The influence of an open method of mathematics instruction upon the attitude and comprehension of first year students in a primary teachers college : presented in partial fulfilment of the degree of Master of Education in the Department of Education, Massey University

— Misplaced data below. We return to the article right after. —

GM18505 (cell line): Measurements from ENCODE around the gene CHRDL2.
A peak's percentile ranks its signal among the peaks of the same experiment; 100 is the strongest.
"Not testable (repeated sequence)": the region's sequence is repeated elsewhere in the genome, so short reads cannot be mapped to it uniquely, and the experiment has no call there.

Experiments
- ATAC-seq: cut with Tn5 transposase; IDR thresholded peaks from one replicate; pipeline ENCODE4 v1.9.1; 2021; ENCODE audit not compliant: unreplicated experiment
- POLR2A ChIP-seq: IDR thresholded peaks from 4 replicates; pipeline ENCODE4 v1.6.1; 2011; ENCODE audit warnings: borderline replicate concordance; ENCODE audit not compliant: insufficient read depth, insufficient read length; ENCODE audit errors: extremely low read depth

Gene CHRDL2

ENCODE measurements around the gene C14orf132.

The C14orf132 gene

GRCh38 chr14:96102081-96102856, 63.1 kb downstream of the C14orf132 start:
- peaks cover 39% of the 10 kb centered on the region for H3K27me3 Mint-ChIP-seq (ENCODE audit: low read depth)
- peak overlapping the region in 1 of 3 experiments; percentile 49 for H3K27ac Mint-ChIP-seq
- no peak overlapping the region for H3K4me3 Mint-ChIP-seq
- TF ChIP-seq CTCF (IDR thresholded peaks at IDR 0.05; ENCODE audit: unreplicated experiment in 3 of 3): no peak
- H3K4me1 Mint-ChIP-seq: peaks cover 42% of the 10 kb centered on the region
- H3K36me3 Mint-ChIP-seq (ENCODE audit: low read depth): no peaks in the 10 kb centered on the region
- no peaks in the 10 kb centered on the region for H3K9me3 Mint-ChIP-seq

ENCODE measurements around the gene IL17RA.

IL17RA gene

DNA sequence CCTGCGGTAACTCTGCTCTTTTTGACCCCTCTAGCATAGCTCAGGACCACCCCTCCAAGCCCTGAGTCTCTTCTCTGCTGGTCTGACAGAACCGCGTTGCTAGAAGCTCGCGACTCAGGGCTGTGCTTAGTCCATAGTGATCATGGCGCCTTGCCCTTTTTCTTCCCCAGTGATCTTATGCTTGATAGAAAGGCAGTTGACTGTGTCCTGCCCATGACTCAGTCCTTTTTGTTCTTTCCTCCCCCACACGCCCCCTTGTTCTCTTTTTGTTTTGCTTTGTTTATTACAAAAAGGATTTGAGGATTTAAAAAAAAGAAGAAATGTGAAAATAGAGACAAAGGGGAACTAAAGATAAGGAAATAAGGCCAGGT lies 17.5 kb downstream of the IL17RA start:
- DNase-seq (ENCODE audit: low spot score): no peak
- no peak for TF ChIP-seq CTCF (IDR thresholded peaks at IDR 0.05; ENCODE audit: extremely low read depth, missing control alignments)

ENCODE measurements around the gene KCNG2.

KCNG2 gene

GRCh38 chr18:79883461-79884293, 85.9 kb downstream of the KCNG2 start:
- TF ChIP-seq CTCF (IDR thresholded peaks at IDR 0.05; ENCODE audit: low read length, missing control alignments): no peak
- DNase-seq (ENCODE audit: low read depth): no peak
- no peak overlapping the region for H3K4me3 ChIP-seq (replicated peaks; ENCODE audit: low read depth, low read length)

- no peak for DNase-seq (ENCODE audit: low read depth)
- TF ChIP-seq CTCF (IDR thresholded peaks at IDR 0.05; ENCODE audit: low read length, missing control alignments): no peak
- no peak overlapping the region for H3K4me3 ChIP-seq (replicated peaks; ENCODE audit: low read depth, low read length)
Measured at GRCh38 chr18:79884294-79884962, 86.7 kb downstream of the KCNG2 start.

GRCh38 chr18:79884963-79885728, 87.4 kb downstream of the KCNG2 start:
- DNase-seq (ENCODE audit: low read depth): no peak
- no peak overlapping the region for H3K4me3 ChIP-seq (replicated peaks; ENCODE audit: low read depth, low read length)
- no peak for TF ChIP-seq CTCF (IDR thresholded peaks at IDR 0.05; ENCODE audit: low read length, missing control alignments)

This investigation reports an experimental study of the influence of two methods of intruction (open and conventional) upon the mathematics attitude and mathematics comprehension of one hundred and twenty-four first year primary teachers college students. Approximately equal numbers of first year students were randomly assigned to four groups in two experimental conditions. Sex, testing, method of instruction, and type of studentship were the major independent factors of this study. The concepts and principles of one domain of primary mathematics content (number and numeration) were taught to the four groups of students for approximately two hours each week over a ten week period. The specially trained staff were paired for instruction. Each pair was randomly assigned to two sections of students, one in the open group and one in the conventional group. The same staff participated in both methods of instruction. Two independent measures were used to assess the mathematics comprehension and mathematics attitude of the students. An attitude scale based on the Rasch (1960) model was especially constructed for the purposes of this study. The measures of student attitude to mathematics were obtained immediately after instruction from one half of the students in each of the experimental conditions and from all students immediately after the period of instruction. The major hypotheses postulated higher mean comprehension and attitude scores for students who experienced the open method of mathematics instruction. These hypotheses were not supported by the data. Analyses of variance and covariance found no difference between the mean attitude scores of male and female students, direct entry and mature age students, and between pretested students and those who were not pretested. Similar results were found with the comprehension scores except for those obtained from the direct entry and mature age students. After instruction the mean comprehension score of direct entry students was significantly higher than the mean comprehension score of mature age students. A similar difference was observed between these two groups before the period of instruction. Also after instruction, irrespective of method, the students comprehension and attitude scores were significantly higher (p < 0.001) than those scores obtained before the period of instruction. Further examination of the data for each of the dependent measures by means of three-way analyses of variance and covariance was carried out. Although these procedures provided further evidence, certain limitations in the study and in the instruments qualified the findings.